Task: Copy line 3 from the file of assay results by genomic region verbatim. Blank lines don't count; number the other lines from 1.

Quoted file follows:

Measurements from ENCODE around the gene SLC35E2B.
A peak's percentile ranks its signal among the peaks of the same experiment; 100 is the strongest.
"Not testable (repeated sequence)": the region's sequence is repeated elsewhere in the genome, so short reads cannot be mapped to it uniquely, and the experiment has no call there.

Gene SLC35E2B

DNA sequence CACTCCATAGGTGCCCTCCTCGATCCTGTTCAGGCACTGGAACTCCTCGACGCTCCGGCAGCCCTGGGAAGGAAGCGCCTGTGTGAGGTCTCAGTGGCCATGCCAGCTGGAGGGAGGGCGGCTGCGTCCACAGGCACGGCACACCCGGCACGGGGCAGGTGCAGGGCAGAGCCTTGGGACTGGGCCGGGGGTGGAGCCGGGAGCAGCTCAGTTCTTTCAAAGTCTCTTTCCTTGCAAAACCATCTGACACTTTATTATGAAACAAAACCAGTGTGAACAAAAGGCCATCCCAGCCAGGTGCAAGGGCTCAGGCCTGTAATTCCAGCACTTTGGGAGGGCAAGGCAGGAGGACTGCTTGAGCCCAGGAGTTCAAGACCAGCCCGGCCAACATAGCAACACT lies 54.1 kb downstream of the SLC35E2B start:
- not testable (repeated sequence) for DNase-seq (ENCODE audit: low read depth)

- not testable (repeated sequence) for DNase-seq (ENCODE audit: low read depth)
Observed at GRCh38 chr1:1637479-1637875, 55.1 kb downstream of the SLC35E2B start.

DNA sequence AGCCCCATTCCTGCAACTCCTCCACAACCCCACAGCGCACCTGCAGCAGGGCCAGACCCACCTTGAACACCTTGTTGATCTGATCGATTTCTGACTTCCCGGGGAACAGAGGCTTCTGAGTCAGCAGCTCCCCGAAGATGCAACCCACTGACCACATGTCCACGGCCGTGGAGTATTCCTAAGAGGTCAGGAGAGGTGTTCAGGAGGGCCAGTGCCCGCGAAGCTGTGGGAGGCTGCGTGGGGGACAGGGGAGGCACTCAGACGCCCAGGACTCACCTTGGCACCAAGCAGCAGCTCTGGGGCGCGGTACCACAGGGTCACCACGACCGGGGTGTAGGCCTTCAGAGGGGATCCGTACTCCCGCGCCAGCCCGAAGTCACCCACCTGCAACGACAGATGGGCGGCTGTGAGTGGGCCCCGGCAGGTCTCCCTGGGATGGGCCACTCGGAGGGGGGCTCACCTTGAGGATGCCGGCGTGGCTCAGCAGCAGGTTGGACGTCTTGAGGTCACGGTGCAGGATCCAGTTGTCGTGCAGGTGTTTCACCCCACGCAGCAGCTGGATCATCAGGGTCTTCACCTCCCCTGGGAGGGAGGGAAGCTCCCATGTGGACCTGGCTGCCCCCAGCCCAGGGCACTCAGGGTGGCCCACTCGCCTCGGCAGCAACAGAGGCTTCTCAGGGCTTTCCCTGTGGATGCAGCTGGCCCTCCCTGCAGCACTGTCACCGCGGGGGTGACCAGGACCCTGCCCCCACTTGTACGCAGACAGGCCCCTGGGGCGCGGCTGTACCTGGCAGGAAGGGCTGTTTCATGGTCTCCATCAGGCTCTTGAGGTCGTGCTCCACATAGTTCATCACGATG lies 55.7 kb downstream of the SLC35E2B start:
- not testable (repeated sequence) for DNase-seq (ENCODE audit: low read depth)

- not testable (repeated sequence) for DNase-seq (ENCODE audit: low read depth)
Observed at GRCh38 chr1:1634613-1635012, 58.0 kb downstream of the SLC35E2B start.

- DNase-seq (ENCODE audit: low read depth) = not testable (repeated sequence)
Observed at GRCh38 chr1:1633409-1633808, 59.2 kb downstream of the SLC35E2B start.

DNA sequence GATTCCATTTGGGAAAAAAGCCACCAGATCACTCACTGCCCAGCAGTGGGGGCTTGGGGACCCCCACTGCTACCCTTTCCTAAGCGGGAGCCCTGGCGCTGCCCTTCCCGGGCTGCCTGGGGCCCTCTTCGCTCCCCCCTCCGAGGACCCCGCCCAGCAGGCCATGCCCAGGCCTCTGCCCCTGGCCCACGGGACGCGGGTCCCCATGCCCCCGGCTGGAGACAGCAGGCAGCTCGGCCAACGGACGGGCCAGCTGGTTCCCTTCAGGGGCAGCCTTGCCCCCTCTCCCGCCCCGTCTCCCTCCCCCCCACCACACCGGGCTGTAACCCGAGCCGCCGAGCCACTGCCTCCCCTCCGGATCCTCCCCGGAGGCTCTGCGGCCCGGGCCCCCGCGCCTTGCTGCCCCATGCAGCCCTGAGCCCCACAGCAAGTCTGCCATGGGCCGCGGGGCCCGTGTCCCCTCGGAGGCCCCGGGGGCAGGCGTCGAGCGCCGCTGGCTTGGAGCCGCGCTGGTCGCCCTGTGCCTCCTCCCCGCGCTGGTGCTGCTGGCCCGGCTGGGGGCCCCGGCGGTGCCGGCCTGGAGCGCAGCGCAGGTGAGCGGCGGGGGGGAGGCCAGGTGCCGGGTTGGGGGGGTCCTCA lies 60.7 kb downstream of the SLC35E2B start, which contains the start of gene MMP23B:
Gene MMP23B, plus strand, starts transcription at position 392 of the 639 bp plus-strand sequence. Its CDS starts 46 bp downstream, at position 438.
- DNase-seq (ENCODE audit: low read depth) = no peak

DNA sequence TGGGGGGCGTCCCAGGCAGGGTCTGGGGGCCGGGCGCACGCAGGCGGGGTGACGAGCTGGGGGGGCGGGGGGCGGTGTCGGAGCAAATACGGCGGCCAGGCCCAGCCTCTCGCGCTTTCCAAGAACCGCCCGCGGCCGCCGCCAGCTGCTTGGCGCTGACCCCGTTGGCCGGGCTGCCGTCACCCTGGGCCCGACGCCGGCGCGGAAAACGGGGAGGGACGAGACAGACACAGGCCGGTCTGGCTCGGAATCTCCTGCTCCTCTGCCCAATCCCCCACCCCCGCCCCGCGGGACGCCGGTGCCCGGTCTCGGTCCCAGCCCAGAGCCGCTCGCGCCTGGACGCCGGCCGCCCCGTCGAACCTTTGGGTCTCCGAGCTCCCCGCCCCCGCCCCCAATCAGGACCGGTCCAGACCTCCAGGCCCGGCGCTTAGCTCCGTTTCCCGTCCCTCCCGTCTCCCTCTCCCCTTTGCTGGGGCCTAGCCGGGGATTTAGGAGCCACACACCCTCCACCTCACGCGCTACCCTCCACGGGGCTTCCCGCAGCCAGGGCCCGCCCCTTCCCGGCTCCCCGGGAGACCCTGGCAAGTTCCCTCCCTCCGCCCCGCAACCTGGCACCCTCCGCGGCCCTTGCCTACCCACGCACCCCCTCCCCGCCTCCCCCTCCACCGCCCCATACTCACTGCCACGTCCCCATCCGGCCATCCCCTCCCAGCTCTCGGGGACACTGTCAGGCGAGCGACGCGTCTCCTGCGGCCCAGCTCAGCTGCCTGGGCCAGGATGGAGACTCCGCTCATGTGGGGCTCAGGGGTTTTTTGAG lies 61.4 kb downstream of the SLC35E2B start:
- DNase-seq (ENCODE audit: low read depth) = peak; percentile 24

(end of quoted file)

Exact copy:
"Not testable (repeated sequence)": the region's sequence is repeated elsewhere in the genome, so short reads cannot be mapped to it uniquely, and the experiment has no call there.